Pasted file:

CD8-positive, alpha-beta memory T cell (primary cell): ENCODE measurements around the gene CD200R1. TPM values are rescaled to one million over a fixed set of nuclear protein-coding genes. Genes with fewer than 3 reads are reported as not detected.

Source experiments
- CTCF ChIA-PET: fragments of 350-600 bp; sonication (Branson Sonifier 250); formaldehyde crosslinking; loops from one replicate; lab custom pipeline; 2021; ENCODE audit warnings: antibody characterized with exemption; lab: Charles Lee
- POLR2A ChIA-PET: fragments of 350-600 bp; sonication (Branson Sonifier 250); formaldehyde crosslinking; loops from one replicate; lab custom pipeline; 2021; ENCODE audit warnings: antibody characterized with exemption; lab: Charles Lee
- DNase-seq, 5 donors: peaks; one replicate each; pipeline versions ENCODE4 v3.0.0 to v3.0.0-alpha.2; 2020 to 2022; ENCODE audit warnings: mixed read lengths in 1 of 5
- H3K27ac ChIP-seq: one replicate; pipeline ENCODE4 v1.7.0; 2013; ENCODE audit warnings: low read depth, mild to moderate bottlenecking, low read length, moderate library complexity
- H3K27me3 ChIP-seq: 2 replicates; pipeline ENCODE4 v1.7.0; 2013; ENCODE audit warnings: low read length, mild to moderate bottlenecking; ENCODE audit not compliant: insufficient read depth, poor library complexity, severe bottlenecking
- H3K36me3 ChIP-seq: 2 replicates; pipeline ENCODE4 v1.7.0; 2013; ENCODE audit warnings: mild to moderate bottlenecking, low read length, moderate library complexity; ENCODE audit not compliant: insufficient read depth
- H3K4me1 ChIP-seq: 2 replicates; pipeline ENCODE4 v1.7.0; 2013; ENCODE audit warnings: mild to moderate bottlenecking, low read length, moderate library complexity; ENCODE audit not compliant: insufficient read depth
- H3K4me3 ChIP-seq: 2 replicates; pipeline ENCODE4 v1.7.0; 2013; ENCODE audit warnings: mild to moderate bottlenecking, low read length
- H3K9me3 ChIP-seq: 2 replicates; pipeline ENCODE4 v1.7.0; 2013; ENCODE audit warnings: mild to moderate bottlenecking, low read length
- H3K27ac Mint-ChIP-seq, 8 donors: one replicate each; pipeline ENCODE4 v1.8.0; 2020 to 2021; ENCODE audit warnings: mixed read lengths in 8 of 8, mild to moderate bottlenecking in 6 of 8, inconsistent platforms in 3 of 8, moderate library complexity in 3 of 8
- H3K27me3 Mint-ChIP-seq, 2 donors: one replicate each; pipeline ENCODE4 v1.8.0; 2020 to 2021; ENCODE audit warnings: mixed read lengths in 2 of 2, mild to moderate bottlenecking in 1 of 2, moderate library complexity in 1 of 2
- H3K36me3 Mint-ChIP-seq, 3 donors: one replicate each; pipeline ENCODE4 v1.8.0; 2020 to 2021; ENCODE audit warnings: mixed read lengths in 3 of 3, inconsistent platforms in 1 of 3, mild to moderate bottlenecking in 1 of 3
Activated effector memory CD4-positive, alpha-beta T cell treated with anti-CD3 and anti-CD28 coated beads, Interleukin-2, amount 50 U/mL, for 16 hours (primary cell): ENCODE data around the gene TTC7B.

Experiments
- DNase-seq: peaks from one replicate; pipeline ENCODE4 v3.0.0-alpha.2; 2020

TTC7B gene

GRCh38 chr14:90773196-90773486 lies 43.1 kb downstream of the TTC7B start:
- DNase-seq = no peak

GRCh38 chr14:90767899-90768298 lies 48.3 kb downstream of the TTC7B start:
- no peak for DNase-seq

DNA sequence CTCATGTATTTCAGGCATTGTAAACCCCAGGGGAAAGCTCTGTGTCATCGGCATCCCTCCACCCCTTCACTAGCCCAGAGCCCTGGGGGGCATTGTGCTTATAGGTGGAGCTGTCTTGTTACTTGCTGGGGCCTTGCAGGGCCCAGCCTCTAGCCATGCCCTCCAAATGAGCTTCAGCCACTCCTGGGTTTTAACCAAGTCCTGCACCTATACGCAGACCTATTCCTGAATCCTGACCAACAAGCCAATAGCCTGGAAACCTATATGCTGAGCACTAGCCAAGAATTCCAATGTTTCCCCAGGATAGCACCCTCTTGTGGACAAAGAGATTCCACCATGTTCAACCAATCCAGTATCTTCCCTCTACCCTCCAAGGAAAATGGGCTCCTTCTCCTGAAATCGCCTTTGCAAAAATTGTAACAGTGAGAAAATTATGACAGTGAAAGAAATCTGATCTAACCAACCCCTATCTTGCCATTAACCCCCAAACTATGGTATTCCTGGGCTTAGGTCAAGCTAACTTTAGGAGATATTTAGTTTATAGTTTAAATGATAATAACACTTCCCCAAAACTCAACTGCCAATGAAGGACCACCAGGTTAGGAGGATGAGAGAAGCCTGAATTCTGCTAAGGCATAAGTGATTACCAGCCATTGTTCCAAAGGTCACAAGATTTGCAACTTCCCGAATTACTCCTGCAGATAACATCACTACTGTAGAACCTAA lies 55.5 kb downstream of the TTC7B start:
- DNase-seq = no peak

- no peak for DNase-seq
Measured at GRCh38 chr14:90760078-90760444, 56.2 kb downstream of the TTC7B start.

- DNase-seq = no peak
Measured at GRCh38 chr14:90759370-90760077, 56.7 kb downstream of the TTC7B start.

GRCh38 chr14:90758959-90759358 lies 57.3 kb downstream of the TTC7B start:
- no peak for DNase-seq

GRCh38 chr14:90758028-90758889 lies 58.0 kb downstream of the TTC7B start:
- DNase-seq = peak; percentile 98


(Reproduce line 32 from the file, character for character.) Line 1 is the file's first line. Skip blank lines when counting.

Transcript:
- DNase-seq = peak; percentile 98